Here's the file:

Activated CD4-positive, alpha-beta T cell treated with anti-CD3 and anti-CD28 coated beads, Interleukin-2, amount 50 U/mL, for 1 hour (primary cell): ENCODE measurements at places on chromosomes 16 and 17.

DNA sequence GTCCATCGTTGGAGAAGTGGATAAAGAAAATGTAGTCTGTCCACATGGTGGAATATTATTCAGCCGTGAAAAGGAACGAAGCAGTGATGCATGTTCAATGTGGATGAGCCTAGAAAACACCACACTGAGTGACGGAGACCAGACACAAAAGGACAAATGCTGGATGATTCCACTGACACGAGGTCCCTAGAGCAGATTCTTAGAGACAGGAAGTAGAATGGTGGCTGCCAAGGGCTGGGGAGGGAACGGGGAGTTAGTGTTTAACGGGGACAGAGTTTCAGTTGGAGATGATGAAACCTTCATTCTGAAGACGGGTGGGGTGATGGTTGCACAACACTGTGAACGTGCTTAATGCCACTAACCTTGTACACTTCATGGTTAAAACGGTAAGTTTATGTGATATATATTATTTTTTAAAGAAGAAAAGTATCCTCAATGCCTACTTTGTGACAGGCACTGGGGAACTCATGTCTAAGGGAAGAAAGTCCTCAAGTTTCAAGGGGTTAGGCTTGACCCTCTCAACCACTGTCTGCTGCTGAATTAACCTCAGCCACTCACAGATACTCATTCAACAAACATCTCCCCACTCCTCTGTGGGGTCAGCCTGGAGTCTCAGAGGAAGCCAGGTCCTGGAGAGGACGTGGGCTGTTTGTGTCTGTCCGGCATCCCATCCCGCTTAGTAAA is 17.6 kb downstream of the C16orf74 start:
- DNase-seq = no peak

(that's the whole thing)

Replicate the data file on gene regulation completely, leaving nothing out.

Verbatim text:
Activated CD4-positive, alpha-beta T cell treated with anti-CD3 and anti-CD28 coated beads, Interleukin-2, amount 50 U/mL, for 1 hour (primary cell): ENCODE measurements at places on chromosomes 16 and 17.

DNA sequence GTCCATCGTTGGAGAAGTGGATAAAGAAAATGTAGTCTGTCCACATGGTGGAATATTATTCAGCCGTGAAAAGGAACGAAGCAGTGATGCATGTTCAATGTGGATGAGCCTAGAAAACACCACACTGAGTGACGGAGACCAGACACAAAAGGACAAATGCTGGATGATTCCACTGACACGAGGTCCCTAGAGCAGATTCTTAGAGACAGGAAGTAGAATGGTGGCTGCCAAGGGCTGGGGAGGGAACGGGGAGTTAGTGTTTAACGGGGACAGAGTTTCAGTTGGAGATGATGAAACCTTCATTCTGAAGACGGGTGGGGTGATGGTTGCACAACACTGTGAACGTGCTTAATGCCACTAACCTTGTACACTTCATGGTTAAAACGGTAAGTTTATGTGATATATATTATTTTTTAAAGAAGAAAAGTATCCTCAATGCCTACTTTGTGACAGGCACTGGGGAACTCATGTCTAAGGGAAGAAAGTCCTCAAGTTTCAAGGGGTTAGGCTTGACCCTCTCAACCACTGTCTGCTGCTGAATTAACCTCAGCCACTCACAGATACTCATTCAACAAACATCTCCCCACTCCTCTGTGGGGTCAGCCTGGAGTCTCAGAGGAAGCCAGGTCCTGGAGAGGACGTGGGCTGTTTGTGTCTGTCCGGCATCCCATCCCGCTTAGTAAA is 17.6 kb downstream of the C16orf74 start:
- DNase-seq = no peak